Sometimes, The Wheel is on Fire

Sometimes, The Wheel is on Fire

Monday, May 15, 2017

Wild West Haiku Contest: Winners!

I apologize for taking a week to announce the winners of this year's contest, but I was delayed by unexpected circumstances *cough cough laziness cough cough* and I'd better get to it quick since it sounds like I'm coming down with a cold.


First of all, let me say you guys outdid yourselves this year. Picking the winners was tough. A couple brief observations before I get to the winners:
  • I didn't realize titles on haiku were a thing. As long as the title wasn't required to understand the poem (and thus, a way of sneaking in extra syllables), I allowed it.
  • I knew movie references would be a thing. But I didn't expect they'd end up completely shut out of the prizes. A couple came close, but in the end, no pop culture references (be they movie or video game) made the cut.
As always, remember my judging is very subjective, but my word is law. Still, make sure to check out all the action-packed entries.

Anyway, let's get to it.

Mention (Not Honorable, Not Dishonorable... Just Mention)

After five stray shots (TomBstone my favorite among them), Scott's sixth rang true:
Apparently all
I know about the wild west
Is from the movies

Honorable Mentions

For me, this one was the most shocking. Not only did my dad (Charles Wilson) provide a serious entry, but it was actually good. He's come a long way from his early entries purposely insulting haiku. And gift cards. (2010, 2011, 2012)
Spaghetti Westerns
were my childhood food and drink
and still nourish me
From Bob Chase, I'm not sure if this one qualifies as humor or horror:
Sleeping on the ground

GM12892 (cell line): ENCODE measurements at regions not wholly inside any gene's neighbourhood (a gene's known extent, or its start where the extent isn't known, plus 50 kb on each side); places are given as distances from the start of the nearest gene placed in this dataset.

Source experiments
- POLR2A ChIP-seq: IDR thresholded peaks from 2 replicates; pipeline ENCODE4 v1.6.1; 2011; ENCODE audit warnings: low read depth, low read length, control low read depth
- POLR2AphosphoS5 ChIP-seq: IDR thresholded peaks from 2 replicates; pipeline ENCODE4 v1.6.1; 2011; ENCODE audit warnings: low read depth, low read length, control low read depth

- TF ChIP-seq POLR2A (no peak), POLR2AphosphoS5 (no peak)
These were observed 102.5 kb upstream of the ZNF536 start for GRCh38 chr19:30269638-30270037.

The fire goes out way too soon
Horse lips touch my lips
I don't know if Billy the Kid ever actually faced off in this style of showdown, but I love the imagery here from Keith A. Simmonds:
Showdown at high noon...
Billy the Kid walks slowly
set to flash his colts
Sam Cook provided this fine one-two combo of great visuals and subtle humor:
The doors swing open
Silence covers the saloon
Piano gets tuned
And Gillian Skow, I think, did the best job of capturing the voice of the wild west, so to speak:
Howdy gunslinger
We don't want no trouble here
Glassware is costly

First Place - Humorous

Sam takes home the Humorous prize for the second straight year with this one. It still makes me chuckle every time I read it. Killer stuff, Sam:
Stop calling me Kid
It's a little demeaning
I'm William the Man

First Place - Traditional

With Betsy Rose's entry, I'm having trouble putting into words why it speaks to me, but luckily I don't need to explain myself. All I need to do is say it wins. And it has.
The land of big sky
Now tamed by small minded men
The West: wild no more.

First Place - Creative

There were too many great haiku not to reward a third this year, and Larysa gave me the best twist on the Wild West theme. Or maybe I just like puns. Either way, she nets a prize.
Big film producer
Directing film called "The Sun."
It's set in the west.

And that brings this year's contest to close. Sam, Betsy, and Larysa, I think I have your email addresses, but just to be sure, please send me a note at theothernate@yahoo.com and I'll get you your winnings.

Thanks again to everyone who entered, shared, tweeted, ridiculed, or hacked my contest. Until next time...

As I do each year,
I will end with a haiku.
This is that haiku.

Tuesday, April 25, 2017

Wild West Haiku Contest!

*** The contest has ended. View the winners here. ***

Welcome to my 8th annual haiku contest!

We've previously explored ninja, pirates, robots, space, the ocean, heroes & villains, and science. But now it's time to go a different direction with Wild West haiku!

It's pretty simple:
Write seventeen syllables
And shoot 'em my way.

Simply follow standard haiku structure (5 syllables, then 7, then 5 again) and have it involve the wild west. However you interpret the theme is entirely up to you.

To enter, write your haiku in the comments section below. Two or three lucky winners will receive the entire Gadsden Purchase $25 Amazon gift cards.

I will be selecting the best haiku in each of two categories:
  • Humorous/Creative
  • Traditional (i.e. eloquent, evocative, etc.)
In addition, I may also reward a third entry if I see fit. So, go west, young men and women!

The deadline to submit a haiku is this Sunday, May 7 at 5:00pm (Eastern Time). Official "rules" are below.